Did somebody steal the election with robocalls?
Fair and honest voting is part of a democracy
We've finally found a judge to preside over hearings alleging that Conservative Party organizers' resorted to deceptive robocalls in six ridings in the last election.
In fact, the judge is one of the best in Canada and he really knows his stuff.
Federal Court Justice Richard Mosley will rule on the allegations of the Council of Canadians that hundreds, possibly thousands of voters, were called up using pre-recorded automatic calls and directed to non-existent polling stations on voting day.
There were 1,394 complaints about misleading calls filed to Elections Canada in 234 of the 305 constituencies.
There were hundreds of other voters who got calls from real people using false names sending them to the wrong place to vote. In other cases voters were called up in the middle of the night by anonymous callers claiming to be from the Liberal party or the New Democratic Party.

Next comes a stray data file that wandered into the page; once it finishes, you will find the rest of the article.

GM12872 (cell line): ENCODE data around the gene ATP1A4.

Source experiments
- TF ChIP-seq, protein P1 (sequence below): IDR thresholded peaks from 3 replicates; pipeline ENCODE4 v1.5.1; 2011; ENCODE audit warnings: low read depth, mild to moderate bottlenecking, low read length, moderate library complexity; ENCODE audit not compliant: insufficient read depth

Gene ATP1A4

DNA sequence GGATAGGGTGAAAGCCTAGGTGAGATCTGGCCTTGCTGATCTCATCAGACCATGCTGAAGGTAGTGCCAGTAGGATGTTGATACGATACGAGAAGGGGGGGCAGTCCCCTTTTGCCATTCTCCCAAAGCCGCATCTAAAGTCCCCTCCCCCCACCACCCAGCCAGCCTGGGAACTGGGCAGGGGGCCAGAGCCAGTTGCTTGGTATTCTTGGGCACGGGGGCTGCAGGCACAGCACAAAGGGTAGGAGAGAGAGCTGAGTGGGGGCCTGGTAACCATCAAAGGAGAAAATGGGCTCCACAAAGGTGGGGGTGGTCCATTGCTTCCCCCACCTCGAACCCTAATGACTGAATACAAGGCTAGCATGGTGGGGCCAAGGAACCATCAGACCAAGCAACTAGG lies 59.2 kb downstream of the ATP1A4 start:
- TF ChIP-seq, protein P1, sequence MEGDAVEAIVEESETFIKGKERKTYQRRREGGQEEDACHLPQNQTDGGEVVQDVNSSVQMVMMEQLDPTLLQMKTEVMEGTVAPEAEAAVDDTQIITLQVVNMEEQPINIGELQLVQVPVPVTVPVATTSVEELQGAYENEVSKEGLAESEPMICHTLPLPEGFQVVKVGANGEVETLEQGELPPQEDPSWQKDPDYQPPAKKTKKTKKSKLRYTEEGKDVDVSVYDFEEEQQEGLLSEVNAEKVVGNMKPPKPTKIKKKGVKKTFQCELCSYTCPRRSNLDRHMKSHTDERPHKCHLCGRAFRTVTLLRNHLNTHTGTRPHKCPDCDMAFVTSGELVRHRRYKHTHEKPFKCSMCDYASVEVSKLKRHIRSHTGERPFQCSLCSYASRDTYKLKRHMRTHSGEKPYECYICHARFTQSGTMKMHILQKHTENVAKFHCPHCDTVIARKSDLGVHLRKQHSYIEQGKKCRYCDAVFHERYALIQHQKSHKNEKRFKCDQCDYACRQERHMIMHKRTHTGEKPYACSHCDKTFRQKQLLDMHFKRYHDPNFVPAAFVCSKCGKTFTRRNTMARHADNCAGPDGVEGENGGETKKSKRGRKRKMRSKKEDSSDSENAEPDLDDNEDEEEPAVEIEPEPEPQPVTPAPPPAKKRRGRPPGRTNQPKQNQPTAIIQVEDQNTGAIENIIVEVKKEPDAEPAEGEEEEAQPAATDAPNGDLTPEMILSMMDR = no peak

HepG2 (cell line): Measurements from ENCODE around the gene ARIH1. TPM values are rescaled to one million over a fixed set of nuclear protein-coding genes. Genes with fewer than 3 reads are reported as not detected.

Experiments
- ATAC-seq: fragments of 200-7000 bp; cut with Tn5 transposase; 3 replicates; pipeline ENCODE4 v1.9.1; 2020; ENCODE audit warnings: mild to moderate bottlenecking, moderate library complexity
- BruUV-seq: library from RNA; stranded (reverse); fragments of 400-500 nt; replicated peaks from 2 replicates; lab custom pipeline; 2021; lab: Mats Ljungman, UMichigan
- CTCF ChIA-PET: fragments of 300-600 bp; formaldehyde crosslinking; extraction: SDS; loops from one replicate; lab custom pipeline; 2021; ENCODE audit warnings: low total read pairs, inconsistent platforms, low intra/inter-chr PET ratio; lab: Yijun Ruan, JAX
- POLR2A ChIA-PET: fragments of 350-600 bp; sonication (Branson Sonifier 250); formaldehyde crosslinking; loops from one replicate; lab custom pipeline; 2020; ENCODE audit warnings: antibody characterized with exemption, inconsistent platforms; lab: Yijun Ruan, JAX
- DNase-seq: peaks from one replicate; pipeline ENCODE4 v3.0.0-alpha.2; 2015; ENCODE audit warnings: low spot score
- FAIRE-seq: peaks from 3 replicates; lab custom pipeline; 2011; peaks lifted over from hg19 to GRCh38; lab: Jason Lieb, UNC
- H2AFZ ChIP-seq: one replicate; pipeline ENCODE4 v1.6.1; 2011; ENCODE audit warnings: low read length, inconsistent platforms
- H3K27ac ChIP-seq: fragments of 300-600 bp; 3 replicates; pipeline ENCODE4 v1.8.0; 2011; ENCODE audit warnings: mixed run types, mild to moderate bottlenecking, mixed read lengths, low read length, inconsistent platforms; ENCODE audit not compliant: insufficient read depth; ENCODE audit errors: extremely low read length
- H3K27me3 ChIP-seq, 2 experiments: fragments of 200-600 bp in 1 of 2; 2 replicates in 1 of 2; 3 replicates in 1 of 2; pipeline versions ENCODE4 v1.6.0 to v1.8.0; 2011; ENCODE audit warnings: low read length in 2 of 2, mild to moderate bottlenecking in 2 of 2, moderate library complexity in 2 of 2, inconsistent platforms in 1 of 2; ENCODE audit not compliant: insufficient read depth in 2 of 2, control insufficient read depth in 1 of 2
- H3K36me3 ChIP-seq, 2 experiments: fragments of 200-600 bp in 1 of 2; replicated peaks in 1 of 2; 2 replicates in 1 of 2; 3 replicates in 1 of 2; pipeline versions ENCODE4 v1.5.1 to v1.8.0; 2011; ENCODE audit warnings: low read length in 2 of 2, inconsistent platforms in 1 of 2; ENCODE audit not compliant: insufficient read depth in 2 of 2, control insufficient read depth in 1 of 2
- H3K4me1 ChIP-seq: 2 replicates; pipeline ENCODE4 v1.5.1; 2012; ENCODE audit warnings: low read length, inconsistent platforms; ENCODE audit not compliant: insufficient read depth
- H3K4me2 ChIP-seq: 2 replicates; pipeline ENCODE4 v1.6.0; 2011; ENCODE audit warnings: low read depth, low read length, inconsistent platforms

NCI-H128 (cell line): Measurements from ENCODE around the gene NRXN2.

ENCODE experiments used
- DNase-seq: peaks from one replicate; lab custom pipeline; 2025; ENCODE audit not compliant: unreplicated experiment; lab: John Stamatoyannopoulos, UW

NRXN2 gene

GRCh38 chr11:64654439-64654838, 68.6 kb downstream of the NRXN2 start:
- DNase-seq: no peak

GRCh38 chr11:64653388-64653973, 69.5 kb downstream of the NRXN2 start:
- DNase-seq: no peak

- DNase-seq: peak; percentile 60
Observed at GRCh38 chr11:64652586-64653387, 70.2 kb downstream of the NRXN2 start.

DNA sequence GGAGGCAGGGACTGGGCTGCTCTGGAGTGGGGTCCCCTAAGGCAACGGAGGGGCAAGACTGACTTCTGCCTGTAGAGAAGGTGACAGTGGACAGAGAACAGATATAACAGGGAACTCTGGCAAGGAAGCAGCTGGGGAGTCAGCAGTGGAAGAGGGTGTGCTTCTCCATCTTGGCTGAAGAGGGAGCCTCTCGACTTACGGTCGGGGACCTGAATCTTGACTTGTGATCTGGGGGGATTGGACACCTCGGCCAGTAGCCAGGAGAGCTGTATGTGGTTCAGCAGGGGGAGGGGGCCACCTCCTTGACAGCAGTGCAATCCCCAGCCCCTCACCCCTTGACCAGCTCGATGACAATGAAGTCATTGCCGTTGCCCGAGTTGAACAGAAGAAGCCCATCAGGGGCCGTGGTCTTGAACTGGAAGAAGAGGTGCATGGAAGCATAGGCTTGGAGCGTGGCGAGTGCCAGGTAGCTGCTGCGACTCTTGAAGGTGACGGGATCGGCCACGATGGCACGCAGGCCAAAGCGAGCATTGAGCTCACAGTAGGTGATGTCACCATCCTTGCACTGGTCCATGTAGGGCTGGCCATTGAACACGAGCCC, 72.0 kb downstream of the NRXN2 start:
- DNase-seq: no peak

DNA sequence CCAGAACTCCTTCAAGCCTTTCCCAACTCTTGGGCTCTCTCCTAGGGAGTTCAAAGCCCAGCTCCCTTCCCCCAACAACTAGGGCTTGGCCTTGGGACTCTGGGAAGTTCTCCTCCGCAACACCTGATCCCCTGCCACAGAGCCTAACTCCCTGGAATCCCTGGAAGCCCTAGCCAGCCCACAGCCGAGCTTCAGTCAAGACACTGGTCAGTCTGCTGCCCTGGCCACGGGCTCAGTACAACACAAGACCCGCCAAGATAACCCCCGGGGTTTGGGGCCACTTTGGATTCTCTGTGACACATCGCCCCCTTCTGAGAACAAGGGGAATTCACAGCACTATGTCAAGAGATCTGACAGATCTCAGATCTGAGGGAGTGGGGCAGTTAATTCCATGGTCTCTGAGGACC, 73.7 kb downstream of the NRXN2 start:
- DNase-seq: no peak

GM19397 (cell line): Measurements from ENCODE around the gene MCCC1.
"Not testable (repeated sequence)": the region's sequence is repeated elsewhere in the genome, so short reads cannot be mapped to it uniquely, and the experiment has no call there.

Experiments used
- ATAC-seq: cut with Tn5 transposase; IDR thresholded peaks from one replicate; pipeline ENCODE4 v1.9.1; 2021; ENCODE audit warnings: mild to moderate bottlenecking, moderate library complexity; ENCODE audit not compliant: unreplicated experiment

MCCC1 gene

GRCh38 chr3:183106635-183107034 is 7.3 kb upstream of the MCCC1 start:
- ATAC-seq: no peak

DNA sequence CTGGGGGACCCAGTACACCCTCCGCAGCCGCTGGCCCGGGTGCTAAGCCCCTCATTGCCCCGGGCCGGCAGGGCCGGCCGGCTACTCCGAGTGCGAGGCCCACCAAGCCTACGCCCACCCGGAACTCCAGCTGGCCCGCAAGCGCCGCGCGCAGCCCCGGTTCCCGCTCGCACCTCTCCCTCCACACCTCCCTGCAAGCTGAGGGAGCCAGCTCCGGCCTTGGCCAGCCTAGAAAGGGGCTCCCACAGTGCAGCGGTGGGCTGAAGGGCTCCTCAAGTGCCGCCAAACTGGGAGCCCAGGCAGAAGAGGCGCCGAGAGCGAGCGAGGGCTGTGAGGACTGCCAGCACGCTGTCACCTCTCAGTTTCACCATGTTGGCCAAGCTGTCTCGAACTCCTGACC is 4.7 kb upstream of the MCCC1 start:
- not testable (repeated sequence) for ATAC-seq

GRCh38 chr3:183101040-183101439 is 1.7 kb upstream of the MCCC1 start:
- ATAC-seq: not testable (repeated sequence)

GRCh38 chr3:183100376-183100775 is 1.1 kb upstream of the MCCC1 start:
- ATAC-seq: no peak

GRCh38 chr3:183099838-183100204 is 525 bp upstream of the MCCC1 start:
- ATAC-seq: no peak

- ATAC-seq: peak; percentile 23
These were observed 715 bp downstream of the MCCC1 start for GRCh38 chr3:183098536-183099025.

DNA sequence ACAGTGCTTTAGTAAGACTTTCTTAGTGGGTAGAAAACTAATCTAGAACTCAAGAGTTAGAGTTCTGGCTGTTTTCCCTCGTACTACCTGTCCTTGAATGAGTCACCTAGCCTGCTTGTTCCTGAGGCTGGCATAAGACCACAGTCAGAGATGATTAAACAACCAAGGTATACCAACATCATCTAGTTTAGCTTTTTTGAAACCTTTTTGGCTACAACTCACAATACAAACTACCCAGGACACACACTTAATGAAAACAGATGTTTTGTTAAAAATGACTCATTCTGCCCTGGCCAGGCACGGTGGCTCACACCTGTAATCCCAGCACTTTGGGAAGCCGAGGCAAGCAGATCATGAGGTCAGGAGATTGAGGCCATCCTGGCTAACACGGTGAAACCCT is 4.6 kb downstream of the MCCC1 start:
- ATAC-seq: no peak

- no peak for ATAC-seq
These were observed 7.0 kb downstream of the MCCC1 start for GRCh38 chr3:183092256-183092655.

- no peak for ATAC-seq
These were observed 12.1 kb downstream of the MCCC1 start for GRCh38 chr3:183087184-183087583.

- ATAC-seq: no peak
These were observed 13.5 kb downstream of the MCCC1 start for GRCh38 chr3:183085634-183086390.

Some Liberals and New Democrats are saying it was the work of Harper Conservatives and are accusing them of having stolen the election. They want the judge to rule on their allegations.
Harper categorically denies his organizers did such a thing. Both sides are ready. So are their lawyers. The hearings could take months, maybe years.
Justice Mosley is a former Deputy Minister of Justice. He is also a former crown prosecutor who knows criminal law. He was appointed to the Federal Court by former Prime Minister Jean Chrétien in 2003 and has the confidence of the three opposition parties.
Mosley has done political cases before. He was the judge who ordered Harper to release the controversial video of the interrogation of Canadian child soldier Omar Khadr by the Canadian intelligence agents in Cuba.
The hearings will begin on December 10, but likely adjourn soon afterwards until the New Year.